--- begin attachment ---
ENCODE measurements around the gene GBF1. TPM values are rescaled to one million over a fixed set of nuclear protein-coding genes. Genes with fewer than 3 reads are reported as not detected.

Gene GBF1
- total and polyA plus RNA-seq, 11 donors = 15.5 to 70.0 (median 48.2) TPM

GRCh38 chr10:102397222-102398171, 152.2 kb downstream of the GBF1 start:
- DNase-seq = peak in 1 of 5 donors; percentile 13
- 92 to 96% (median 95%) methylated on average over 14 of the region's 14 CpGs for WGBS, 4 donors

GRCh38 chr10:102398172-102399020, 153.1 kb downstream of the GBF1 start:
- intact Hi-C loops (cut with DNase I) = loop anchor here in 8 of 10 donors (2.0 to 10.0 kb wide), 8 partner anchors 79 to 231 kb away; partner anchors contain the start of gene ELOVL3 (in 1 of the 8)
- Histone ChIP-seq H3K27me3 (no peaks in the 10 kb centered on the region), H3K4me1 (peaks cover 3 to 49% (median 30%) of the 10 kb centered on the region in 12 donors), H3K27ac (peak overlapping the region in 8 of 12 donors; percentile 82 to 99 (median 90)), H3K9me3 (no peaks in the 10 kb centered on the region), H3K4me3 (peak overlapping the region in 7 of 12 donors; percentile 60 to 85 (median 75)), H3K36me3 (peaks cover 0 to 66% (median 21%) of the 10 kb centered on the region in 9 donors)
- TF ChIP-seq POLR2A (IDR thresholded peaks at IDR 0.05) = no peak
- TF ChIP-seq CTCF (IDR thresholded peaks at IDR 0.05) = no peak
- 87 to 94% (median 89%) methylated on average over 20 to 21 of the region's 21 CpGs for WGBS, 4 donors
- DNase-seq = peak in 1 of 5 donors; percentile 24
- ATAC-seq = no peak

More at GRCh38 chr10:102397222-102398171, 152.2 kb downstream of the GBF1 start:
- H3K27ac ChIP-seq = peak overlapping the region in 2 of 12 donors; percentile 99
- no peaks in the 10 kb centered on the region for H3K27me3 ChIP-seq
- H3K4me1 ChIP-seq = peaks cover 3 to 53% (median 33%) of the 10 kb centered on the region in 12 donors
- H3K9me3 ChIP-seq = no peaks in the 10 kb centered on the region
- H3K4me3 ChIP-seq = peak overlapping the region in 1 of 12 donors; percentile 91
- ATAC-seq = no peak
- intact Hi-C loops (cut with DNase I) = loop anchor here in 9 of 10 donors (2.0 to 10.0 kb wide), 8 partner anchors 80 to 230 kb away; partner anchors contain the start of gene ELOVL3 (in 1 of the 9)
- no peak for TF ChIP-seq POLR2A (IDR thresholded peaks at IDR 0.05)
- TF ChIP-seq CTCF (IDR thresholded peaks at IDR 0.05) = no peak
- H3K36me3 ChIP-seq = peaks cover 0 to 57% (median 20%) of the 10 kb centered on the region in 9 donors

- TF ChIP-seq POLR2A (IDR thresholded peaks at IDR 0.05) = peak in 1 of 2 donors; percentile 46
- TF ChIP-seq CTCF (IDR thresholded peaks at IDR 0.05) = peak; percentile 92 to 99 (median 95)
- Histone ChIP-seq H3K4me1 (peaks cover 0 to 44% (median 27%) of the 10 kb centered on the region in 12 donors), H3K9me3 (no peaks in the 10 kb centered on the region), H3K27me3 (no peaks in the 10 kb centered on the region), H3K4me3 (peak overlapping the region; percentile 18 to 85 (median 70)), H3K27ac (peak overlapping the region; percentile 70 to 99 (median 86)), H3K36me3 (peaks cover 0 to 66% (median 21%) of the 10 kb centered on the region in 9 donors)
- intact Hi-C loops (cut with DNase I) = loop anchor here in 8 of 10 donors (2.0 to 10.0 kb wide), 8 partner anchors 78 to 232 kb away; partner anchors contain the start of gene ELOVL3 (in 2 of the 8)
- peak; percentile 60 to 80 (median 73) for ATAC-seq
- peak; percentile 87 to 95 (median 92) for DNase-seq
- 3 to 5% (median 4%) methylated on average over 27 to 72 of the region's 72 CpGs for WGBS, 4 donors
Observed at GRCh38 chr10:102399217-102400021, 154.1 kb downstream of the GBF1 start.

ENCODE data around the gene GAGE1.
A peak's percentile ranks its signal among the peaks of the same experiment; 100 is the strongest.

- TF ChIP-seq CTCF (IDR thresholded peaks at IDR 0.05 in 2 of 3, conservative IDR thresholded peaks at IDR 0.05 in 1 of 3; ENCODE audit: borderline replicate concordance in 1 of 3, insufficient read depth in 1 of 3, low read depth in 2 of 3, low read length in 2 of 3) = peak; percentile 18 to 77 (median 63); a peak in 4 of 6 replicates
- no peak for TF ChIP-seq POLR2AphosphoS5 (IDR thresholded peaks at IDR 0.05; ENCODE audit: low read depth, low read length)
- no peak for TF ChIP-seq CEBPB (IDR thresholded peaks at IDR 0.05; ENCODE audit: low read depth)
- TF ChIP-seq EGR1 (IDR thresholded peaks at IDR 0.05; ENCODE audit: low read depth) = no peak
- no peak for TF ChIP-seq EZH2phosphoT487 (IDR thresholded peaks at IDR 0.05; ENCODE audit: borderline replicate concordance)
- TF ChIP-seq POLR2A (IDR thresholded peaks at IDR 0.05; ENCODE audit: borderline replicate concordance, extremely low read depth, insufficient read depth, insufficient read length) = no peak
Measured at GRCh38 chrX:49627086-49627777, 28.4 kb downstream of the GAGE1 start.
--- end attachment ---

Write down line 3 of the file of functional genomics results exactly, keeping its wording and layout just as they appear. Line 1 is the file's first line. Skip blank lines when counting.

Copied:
- total and polyA plus RNA-seq, 11 donors = 15.5 to 70.0 (median 48.2) TPM